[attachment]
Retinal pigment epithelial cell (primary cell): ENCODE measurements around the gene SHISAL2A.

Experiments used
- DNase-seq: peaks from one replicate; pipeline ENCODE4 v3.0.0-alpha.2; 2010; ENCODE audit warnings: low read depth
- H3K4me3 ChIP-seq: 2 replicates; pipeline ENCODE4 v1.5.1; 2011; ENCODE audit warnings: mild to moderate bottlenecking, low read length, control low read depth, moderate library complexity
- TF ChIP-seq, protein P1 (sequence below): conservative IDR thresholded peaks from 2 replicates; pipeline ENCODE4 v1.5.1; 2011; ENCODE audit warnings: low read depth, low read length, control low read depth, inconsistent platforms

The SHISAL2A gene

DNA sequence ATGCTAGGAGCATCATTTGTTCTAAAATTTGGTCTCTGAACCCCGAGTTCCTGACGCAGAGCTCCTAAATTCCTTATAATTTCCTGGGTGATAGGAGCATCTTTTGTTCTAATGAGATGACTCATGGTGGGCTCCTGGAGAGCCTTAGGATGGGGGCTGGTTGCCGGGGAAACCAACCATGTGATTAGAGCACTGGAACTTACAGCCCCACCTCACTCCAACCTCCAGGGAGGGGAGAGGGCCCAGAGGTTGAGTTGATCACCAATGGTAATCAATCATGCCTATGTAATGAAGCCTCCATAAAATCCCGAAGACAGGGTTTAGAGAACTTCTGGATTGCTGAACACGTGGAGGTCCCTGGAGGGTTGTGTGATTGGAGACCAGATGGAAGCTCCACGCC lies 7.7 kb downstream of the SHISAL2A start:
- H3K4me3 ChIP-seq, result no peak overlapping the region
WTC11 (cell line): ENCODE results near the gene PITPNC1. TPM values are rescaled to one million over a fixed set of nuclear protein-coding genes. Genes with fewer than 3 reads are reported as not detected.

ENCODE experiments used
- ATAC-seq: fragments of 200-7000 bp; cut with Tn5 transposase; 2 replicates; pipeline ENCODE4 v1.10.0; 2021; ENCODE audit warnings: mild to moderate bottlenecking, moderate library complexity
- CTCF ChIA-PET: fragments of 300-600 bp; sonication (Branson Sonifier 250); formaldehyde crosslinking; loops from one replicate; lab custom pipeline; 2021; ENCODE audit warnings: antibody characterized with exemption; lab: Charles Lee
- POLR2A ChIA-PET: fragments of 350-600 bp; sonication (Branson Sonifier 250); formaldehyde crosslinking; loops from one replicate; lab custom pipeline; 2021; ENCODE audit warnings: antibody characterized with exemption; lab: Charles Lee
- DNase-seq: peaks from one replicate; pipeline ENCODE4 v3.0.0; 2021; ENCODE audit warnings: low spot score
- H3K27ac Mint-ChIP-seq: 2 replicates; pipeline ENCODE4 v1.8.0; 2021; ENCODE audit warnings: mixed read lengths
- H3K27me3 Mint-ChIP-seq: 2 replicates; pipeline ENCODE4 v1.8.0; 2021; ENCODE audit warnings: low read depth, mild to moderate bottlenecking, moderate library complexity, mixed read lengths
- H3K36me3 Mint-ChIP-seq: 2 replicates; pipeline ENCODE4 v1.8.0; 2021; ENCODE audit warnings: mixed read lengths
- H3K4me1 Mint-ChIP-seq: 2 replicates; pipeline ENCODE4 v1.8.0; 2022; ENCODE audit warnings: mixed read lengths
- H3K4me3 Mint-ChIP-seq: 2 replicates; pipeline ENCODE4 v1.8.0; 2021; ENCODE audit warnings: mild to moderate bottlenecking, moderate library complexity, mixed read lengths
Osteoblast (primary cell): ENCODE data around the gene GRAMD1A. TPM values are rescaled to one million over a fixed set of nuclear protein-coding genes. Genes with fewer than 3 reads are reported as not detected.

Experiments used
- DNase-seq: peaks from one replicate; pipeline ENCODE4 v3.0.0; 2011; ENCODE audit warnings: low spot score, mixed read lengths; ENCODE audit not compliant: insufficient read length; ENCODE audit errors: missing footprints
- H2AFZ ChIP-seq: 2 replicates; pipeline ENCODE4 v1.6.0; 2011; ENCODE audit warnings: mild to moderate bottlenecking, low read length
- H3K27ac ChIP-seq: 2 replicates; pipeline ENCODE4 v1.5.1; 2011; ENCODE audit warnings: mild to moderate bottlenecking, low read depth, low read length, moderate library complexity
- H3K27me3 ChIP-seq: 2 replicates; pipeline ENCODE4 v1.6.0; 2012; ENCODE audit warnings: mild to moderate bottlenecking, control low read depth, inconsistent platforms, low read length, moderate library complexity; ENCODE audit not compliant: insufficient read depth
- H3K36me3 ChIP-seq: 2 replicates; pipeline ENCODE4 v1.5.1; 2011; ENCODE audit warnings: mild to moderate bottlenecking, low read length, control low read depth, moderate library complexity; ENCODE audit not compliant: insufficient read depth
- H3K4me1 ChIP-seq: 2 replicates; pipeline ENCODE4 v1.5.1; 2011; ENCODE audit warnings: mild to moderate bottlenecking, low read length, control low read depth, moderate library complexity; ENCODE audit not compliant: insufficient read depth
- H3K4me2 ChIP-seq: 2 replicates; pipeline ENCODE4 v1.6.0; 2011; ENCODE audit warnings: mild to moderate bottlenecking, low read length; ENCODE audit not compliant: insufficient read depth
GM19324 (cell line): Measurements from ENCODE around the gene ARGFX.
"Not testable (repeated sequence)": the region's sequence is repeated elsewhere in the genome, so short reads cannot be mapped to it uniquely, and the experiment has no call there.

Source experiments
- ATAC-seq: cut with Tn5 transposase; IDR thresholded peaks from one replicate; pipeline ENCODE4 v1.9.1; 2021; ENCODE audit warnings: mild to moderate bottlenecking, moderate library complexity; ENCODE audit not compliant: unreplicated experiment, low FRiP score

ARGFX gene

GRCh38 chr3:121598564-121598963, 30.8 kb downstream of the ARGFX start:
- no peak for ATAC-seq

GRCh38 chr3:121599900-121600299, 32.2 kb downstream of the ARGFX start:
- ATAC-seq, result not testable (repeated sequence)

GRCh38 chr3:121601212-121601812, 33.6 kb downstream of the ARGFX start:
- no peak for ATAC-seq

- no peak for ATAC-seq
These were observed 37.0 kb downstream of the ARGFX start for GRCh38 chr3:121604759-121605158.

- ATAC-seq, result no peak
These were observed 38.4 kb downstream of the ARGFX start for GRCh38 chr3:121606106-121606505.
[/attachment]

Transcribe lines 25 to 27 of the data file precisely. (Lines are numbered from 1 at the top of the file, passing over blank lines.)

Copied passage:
- H3K27me3 ChIP-seq: 2 replicates; pipeline ENCODE4 v1.6.0; 2012; ENCODE audit warnings: mild to moderate bottlenecking, control low read depth, inconsistent platforms, low read length, moderate library complexity; ENCODE audit not compliant: insufficient read depth
- H3K36me3 ChIP-seq: 2 replicates; pipeline ENCODE4 v1.5.1; 2011; ENCODE audit warnings: mild to moderate bottlenecking, low read length, control low read depth, moderate library complexity; ENCODE audit not compliant: insufficient read depth
- H3K4me1 ChIP-seq: 2 replicates; pipeline ENCODE4 v1.5.1; 2011; ENCODE audit warnings: mild to moderate bottlenecking, low read length, control low read depth, moderate library complexity; ENCODE audit not compliant: insufficient read depth